MODULE 4: INFORMING CONTEXTS. WEEK 5.

BBBC PHOTOGRAPHY WORKSHOP WEEK 5.
Copyright James Bellorini 2020.

This post looks at another context occurring around my practice at the moment.

At the risk of repeating myself from earlier CRJ posts, I’ve been working with the community organisation Bromley-By-Bow Centre (BBBC) since my first module when I created some work for the Refugee Week 2019 project COHERE which showed at Home in Manchester, the V&A, and ultimately at Hull International Photography Festival. This initial work formed some of the earliest thinking and explorations for my overall MA project practice.

Since then I’ve gone on to work with three regular collaborators (Sue, Layla, and Claude) for the M.A. These creative relationships are ongoing and I’m continuing to create portrait-based work with them, some of which can be seen in my earlier module work-in-progress portfolios. But here are a couple of examples made during the M.A. module Sustainable Prospects:

CLAUDE & LAYLA – BROMLEY-BY-BOW (images from Sustainable Prospects module).
Copyright James Bellorini 2019.

As a way of thanking them for this, I offered to run an informal storytelling-through-photography workshop for any interested parties at BBBC as they have a strong arts based outreach department. The organisation leapt at this opportunity and went one step further by committing to making the arrangement formal by finding funding for a 12 week series of workshops, led by me, and resulting in an exhibition for the participants, thereby making it a more permanent feature of their curriculum. The group is made up of about 8 participants, though this fluctuates week-to-week.

We began the course on a bi-weekly basis January in good faith and the funding came through this week.

PRESENTATION ABOUT PHOTOGRAPHERS (including Edward Weston Pepper 30).
BBBC PHOTOGRAPHY WORKSHOP WEEK 5.
Copyright James Bellorini 2020.

The course is based around the accessibility and ease with which photography can become part of their daily lives, offering them the opportunity to see their worlds in new ways and to explore their own sense of belonging. The work is predominantly based on using mobile phones as a photographic tool (although one or two participants do have bridge cameras). I’ve structured the course in a deliberately non-technical way, focusing more on ways of seeing rather than too much detail on shutter speed, aperture etc. To date, I’ve structured them as follows:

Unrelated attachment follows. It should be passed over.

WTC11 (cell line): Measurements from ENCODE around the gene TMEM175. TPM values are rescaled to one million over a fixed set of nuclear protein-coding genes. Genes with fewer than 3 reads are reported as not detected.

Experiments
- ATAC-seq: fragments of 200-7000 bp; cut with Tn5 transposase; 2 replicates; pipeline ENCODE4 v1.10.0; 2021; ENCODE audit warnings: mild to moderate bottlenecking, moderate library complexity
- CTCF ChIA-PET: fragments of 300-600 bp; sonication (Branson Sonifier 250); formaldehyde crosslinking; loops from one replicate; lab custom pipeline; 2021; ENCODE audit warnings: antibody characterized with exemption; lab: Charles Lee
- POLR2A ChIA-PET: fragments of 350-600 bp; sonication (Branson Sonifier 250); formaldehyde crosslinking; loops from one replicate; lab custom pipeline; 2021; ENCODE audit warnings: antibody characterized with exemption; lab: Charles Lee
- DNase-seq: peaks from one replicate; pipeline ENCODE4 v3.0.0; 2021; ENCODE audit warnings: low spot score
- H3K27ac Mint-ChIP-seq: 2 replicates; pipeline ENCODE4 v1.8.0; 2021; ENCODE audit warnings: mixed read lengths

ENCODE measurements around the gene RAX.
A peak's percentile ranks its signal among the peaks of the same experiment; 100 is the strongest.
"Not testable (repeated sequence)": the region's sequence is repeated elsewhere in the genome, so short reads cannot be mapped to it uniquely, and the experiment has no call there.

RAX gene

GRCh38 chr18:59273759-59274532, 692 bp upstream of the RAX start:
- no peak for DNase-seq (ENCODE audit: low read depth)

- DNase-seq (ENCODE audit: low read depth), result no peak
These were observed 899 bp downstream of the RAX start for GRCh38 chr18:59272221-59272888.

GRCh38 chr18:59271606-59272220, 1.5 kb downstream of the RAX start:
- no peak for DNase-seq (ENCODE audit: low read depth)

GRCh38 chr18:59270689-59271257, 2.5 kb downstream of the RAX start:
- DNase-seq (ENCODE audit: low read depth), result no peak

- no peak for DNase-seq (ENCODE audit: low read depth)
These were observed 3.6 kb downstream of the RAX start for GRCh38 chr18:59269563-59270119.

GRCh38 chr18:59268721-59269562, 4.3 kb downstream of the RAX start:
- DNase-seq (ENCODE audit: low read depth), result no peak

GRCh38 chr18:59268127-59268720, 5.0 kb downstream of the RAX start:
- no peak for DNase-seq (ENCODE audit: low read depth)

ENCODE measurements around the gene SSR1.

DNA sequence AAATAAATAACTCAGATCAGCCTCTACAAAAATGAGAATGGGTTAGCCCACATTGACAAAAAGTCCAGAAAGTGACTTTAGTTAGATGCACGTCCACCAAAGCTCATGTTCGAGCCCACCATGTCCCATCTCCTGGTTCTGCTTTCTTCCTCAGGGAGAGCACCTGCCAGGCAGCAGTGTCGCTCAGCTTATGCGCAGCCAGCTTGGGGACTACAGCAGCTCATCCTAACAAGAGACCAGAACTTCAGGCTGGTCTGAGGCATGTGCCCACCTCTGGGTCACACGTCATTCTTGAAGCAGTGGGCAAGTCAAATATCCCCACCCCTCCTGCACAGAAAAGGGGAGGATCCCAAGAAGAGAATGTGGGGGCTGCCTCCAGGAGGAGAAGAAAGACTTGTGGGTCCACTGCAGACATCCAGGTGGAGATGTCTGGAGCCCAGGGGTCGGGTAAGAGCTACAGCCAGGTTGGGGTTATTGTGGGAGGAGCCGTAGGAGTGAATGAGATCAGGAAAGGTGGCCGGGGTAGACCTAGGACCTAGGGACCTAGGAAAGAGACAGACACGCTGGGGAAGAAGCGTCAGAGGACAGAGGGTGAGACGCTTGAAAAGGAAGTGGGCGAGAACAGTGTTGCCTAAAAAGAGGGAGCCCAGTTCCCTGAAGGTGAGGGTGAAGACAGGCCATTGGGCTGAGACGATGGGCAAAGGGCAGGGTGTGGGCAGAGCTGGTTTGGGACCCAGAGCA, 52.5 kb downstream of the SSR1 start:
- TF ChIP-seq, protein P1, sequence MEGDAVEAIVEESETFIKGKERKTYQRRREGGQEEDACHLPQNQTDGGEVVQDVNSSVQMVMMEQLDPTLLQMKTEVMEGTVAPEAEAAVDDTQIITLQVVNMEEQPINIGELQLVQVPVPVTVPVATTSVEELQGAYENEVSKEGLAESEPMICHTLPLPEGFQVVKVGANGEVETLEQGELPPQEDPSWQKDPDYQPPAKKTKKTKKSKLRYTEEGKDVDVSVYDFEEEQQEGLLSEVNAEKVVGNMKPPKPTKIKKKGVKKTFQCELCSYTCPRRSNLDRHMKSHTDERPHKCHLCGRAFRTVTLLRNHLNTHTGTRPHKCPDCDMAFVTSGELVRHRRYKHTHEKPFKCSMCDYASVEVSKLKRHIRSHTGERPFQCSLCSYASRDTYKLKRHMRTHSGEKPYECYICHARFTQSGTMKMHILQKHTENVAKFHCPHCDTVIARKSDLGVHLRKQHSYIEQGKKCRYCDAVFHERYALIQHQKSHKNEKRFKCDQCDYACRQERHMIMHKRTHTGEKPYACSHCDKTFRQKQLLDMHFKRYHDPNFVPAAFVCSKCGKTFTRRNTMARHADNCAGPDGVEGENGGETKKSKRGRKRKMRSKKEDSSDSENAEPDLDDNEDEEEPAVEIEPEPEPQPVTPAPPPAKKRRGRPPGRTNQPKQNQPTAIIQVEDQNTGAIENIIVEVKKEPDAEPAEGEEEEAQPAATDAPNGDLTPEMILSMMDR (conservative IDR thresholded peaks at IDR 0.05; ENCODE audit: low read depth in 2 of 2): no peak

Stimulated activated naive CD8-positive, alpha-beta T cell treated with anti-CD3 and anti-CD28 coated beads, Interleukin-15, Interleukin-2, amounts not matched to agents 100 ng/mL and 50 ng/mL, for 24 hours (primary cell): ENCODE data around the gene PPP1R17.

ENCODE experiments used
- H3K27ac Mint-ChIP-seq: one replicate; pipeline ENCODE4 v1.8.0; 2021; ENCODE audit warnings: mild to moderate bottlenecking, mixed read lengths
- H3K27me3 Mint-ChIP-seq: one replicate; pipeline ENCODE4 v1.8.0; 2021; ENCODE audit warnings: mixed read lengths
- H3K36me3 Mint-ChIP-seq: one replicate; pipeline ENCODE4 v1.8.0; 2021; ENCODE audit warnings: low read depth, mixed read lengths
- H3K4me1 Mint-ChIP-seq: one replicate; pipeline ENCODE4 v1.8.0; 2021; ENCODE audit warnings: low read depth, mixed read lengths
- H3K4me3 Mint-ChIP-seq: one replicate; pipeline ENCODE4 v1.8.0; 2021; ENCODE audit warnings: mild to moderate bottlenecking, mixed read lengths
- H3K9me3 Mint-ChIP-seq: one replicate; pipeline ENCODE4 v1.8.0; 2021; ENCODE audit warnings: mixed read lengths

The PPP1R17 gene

• Week 1: Your Tools – The Wide View
  • Week 2: Your Tools – The Close-Up or Macro View
  • Week 3: Your Tools – The Portrait
  • Week 4: Your Tools -The Frame
  • Week 5: What’s Your Story?

Each week I’ve then set an assignment based on the theme of the session, to explore those tools of ‘looking’.

In Week 5 (last week) I introduced some photographers as exemplars as it were, of the four ‘Tools’ given in the previous sessions. I presented them with images by Robert Adams, Cindy Sherman, Annie Leibovitz, Edward Weston and others. It was quite amazing to see them respond to these photographers, to have their eyes opened by the possibilities of what can be achieved with photography. The surprise ‘hits’ were Cindy Sherman and Edward Weston and the resulting discussions about the fundamentals of the different types of looking (or gazes) available to them through photography was actually very powerful and moving.

SOME PARTICIPANTS.
BBBC PHOTOGRAPHY WORKSHOP WEEK 5.
Copyright James Bellorini 2020.

So, the ultimate aim is to exhibit their work in their community, probably at the Centre itself in the summer. Though we are also looking further afield at the Carpenter’s Wharf Gallery in Hackney. I’m sure I will return to this as time progresses as there may be a way that I combine their work with my own M.A. FMP – I need to discuss that further with my course leaders.

As a side note in terms of my own practice, I’ve had to start using my mobile phone to make images so that I am up to speed with what is achievable with this format. I’ve not used a mobile phone ‘seriously’ as a photographic tool, but it has been a useful learning curve and contributed to some of my practice thinking, as well as leading to me to make visual ‘sketches’ and ideas through the phone camera and editing apps which I have discussed elsewhere on this CRJ.

To conclude, what is undeniable is being witness to people, who are not engaged in photography in the way that I am, achieving a growing awareness about what photography can do, what it is, and how it can increase their connection with and understanding of the world around them.